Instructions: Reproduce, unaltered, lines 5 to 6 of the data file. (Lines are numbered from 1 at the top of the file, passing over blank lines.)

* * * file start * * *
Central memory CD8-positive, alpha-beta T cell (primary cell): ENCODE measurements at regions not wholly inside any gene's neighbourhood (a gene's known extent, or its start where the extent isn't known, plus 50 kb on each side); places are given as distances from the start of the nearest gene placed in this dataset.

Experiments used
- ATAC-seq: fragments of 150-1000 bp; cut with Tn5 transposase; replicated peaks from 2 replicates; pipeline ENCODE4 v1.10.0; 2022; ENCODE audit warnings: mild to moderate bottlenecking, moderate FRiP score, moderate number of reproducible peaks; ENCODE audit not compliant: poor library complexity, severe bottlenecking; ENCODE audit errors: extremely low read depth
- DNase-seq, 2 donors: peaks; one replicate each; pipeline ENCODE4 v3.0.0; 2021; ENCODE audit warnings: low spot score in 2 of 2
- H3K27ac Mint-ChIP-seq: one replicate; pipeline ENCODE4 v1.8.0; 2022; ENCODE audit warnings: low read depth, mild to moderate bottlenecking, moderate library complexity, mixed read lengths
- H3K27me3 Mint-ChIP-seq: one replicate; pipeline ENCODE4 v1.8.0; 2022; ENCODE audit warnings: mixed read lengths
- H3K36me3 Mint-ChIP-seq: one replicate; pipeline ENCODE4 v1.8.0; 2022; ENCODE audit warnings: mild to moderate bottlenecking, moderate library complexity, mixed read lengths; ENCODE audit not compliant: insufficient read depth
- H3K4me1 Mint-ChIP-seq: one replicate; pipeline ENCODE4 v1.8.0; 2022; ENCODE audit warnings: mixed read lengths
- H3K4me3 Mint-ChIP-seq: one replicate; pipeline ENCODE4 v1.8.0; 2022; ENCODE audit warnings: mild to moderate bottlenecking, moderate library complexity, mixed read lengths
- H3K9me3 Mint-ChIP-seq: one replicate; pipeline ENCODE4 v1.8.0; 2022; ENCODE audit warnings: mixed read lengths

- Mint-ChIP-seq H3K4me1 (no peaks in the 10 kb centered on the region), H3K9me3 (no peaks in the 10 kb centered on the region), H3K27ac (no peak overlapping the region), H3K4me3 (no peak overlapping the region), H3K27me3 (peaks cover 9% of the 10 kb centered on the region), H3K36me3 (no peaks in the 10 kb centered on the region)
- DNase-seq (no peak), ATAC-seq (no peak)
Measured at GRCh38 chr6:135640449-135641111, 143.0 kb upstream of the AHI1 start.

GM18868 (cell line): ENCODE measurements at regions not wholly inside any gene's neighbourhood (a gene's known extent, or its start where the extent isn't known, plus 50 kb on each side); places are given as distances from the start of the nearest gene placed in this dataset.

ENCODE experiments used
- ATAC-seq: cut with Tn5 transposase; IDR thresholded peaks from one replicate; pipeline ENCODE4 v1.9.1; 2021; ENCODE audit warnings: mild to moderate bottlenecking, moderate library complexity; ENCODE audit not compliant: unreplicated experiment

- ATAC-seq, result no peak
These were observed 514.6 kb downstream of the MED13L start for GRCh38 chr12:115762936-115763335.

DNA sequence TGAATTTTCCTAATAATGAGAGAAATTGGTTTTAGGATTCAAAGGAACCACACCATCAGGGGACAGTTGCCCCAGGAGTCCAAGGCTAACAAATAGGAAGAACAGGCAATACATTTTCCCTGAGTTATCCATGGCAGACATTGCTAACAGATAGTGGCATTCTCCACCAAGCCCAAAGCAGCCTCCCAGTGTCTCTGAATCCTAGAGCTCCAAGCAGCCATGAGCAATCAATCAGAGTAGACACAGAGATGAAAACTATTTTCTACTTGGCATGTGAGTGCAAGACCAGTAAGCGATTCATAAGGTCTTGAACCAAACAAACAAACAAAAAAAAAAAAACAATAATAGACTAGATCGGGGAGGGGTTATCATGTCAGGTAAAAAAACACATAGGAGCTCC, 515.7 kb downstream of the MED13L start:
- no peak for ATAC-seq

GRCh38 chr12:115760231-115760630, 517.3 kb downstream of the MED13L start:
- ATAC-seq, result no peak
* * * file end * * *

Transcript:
- H3K27ac Mint-ChIP-seq: one replicate; pipeline ENCODE4 v1.8.0; 2022; ENCODE audit warnings: low read depth, mild to moderate bottlenecking, moderate library complexity, mixed read lengths
- H3K27me3 Mint-ChIP-seq: one replicate; pipeline ENCODE4 v1.8.0; 2022; ENCODE audit warnings: mixed read lengths